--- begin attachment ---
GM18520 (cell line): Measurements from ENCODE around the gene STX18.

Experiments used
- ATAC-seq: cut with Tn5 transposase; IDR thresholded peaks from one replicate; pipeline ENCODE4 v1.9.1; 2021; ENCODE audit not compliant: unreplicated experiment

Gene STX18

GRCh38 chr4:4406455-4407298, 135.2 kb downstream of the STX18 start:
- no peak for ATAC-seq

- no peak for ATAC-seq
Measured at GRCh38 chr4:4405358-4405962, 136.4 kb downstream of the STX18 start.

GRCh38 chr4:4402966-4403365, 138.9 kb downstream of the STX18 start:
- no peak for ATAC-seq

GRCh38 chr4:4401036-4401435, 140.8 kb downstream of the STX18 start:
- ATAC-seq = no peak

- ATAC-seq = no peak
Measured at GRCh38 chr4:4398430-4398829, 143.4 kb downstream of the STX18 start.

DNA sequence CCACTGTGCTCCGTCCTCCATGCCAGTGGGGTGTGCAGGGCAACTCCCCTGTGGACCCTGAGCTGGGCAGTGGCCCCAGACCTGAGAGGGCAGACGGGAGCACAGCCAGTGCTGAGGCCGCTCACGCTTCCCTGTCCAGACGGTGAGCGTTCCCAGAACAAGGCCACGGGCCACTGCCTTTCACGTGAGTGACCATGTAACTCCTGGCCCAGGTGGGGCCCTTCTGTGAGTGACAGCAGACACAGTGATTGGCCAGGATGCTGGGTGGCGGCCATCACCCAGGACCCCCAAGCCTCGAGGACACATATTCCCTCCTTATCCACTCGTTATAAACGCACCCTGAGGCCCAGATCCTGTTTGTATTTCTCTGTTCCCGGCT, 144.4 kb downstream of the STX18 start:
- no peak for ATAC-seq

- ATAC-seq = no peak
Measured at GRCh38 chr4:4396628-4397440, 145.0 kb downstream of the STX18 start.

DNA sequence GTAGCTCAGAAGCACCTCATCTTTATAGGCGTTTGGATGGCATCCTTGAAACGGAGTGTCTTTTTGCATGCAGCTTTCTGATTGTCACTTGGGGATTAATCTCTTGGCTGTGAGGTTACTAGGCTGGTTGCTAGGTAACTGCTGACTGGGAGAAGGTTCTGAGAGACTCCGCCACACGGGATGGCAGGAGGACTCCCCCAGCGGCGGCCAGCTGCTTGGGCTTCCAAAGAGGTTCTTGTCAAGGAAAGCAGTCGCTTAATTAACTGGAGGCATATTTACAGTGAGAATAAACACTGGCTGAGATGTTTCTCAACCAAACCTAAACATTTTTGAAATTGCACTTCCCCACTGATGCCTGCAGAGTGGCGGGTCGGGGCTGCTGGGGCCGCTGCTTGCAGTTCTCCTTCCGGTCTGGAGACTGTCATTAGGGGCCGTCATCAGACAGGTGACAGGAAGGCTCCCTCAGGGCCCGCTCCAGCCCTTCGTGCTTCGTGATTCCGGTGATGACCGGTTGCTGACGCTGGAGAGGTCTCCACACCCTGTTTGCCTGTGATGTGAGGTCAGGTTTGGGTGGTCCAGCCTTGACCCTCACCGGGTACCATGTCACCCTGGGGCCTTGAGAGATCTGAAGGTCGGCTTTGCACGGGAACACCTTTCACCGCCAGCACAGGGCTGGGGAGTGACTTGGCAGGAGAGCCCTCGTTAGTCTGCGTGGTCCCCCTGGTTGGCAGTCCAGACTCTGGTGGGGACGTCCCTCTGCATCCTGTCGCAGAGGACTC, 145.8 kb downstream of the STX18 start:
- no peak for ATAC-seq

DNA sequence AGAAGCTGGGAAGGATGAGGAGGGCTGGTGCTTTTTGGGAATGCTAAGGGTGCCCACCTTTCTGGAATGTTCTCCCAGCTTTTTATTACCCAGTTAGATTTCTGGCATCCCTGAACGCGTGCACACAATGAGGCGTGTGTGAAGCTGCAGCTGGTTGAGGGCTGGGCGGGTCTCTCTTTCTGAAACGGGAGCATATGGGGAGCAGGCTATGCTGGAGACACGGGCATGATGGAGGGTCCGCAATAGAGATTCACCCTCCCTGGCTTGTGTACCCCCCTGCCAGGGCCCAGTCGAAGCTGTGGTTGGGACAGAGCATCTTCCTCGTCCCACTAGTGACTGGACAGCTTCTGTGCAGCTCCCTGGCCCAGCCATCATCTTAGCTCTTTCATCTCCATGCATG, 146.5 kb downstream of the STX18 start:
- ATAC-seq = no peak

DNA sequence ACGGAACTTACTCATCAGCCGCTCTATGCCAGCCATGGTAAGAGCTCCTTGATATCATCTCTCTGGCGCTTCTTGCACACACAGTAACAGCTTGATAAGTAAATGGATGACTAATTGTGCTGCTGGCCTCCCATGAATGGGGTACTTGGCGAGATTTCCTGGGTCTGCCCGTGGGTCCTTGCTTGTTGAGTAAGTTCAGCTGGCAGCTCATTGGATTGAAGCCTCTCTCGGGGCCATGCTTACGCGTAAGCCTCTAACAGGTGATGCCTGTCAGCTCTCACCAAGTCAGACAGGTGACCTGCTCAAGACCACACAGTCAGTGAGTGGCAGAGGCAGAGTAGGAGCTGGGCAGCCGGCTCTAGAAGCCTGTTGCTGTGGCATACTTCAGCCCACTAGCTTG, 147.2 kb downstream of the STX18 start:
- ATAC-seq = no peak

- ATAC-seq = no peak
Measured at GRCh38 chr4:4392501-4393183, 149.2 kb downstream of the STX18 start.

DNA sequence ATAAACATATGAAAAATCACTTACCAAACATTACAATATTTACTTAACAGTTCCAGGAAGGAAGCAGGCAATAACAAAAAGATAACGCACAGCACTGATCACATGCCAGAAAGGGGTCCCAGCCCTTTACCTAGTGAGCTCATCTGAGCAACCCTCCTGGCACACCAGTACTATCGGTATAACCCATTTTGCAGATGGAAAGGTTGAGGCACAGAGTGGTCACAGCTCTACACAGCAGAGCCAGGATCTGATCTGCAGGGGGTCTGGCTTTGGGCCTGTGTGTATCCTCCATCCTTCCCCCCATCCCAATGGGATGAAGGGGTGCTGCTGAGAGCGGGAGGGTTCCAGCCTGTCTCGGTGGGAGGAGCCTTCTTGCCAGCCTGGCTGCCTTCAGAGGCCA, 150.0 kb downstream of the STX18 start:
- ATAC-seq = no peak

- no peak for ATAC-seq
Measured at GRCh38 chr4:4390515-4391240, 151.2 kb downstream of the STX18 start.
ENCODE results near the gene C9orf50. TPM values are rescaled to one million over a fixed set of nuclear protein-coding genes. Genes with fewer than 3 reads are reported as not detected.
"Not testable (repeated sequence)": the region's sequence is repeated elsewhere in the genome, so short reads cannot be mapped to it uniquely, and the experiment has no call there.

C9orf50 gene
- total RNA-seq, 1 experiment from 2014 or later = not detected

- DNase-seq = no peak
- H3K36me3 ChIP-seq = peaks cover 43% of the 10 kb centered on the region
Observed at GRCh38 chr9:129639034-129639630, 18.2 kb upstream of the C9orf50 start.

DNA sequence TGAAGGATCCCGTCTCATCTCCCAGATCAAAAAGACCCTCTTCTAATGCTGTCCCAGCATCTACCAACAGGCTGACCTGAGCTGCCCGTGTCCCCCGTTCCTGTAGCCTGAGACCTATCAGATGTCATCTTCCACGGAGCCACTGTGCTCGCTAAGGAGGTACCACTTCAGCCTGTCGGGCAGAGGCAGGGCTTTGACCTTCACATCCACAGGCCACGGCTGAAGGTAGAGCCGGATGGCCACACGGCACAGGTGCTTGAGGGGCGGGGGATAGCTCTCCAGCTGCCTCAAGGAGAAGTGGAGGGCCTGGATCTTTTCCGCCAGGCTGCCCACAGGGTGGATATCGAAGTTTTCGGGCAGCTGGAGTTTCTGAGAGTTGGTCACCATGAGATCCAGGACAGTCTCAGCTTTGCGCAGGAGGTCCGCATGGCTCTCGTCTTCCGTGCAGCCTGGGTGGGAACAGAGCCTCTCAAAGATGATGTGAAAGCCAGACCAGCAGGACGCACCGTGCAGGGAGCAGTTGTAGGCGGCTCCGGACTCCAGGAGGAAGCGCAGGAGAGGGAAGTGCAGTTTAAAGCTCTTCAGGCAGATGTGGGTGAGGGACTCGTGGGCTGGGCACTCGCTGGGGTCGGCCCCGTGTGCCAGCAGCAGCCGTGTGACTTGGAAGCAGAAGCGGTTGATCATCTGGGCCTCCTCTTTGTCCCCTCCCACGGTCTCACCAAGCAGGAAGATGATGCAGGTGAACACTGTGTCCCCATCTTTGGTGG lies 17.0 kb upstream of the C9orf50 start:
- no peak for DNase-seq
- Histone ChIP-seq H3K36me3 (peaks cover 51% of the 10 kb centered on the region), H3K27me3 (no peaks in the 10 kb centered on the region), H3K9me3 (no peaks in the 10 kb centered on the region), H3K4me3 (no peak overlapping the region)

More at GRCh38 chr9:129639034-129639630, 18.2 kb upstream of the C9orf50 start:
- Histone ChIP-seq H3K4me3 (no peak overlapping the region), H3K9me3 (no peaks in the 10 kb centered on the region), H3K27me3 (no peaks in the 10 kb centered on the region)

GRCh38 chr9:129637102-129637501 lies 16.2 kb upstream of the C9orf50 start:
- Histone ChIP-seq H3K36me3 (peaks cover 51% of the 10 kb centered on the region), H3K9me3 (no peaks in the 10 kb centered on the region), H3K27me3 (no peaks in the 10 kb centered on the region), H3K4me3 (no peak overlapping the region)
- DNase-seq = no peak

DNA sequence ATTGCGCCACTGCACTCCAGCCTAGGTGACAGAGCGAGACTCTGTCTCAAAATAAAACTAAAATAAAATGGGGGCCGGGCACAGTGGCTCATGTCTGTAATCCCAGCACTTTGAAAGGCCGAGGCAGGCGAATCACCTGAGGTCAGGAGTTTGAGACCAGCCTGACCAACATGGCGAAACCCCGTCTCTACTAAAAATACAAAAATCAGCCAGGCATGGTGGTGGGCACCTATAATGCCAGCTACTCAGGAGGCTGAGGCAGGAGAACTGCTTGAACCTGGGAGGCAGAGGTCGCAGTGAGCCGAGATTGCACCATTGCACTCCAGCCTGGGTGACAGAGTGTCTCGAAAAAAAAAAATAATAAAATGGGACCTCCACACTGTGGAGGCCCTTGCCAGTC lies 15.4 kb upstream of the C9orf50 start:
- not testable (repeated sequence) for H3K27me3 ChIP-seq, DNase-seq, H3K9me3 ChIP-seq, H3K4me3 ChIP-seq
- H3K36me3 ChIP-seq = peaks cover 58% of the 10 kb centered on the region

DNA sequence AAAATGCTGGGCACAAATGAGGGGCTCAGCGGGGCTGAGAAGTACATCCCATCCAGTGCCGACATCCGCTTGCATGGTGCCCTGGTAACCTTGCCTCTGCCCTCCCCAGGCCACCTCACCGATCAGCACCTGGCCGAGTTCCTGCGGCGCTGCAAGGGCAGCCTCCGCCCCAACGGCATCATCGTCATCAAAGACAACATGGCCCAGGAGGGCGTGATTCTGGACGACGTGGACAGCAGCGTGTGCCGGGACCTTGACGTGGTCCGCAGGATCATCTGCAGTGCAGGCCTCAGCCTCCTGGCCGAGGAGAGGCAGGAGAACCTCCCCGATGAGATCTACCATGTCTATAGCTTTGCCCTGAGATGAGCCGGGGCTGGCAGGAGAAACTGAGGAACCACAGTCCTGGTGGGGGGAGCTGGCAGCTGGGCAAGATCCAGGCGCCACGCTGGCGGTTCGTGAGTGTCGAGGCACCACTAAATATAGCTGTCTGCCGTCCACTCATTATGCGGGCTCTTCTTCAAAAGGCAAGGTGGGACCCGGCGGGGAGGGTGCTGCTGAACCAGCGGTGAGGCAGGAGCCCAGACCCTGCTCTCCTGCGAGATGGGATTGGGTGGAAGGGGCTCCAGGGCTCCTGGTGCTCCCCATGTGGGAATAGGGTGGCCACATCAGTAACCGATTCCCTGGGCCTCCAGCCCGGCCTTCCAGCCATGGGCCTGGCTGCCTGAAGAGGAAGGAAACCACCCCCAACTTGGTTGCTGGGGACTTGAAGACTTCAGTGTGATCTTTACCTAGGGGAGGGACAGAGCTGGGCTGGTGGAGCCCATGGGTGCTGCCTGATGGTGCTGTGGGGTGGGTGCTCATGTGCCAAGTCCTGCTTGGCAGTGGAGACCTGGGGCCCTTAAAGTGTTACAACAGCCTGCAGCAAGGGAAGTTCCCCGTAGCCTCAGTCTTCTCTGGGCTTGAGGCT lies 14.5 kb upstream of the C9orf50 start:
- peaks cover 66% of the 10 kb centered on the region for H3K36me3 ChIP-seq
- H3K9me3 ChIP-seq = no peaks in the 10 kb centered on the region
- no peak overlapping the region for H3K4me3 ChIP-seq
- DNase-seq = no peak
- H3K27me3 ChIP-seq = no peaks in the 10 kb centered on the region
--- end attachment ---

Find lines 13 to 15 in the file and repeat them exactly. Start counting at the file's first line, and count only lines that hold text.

- ATAC-seq = no peak
Measured at GRCh38 chr4:4398430-4398829, 143.4 kb downstream of the STX18 start.

DNA sequence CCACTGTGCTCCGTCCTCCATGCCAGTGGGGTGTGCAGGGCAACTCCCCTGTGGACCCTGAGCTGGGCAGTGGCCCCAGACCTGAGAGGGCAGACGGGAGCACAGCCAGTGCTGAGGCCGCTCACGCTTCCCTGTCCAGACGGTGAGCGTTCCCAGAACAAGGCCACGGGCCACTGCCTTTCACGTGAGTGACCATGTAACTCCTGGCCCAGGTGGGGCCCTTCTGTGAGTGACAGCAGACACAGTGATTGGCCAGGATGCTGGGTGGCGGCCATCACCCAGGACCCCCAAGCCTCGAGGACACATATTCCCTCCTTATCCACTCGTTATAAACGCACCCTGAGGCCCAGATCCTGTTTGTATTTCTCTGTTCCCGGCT, 144.4 kb downstream of the STX18 start: